UEA Nominated for Nobel Peace Prize
There were two pieces of information regarding the use of Esperanto floating about the blogosphere that caught my eye in the last couple of days.
One is email from Brian Barker of Esperanto Lobby. He is spreading the news that the Universala Esperanto-Asocio has been nominated by eight British Members of Parliament for the Nobel Peace Prize for 2008. And evidently, according to someone only known to me as Amikema, by two members of the Swiss Parliament. If I read it correctly, the UEA is being credited with running a grass-roots peace movement.
When people are talking to each other, they are less likely to shoot at each other. Sounds like a great plan to me!
The other item is an article in the NewStatesmen, publised May 22, 2008, Observations on Esperanto, by Clare Provost. You can find the article here. The Libera Esperanto-Asocio en Hokkajdo seeks to use Esperanto as an information vehicle between anti-globalization activists in Japan and the rest of the world. These are people that the Japanese security forces consider to be dangerous.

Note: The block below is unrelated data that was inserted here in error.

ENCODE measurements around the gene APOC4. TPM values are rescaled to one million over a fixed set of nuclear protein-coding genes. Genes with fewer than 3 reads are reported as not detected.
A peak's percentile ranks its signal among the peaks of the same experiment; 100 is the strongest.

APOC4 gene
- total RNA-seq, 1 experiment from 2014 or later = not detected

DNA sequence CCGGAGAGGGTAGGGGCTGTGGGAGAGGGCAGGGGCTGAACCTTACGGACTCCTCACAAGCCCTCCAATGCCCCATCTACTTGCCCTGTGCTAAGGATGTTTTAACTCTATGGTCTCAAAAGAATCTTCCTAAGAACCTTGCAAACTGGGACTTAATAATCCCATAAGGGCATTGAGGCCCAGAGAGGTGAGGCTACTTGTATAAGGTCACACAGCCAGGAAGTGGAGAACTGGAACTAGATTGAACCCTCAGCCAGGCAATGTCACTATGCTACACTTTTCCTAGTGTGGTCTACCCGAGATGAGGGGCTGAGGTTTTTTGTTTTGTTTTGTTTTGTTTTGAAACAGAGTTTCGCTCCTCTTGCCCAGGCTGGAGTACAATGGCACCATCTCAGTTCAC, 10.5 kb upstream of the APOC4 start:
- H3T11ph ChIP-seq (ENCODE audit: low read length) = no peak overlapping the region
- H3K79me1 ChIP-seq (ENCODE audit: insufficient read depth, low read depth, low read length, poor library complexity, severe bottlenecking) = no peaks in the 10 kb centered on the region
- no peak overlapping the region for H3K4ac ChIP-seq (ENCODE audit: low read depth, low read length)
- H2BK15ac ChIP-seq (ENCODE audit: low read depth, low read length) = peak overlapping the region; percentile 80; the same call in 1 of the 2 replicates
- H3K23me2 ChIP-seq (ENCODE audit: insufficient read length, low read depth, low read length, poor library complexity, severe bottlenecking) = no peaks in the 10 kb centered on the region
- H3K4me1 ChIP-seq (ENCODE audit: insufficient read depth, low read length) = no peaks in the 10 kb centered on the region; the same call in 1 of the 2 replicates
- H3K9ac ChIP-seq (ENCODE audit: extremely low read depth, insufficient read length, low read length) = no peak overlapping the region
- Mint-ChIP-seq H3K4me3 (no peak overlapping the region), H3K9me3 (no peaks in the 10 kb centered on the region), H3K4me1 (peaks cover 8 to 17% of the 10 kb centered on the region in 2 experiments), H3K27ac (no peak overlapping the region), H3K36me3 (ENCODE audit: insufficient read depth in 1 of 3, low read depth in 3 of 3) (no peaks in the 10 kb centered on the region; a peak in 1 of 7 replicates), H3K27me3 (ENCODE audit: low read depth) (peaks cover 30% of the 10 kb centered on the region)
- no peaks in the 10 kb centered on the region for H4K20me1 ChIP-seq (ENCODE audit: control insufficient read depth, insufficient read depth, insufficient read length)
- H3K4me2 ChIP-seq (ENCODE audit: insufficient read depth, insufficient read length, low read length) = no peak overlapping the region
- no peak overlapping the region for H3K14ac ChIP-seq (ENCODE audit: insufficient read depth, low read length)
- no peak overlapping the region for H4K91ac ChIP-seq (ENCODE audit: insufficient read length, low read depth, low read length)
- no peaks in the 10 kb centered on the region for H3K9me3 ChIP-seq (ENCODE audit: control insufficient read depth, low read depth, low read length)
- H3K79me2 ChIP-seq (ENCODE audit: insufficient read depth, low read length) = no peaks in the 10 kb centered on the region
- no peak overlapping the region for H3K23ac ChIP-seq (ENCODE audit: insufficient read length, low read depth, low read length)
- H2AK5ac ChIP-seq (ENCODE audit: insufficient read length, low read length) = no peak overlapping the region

Esperanto, like any other language, can be used by anybody who wants to learn it. It makes sense that people whose motivations are not entirely peaceful would eventually want to communicate with other like-minded activists in other cultures.
But it also makes sense that Esperanto would become a tool for people who oppose efforts to make everybody in the world look the same.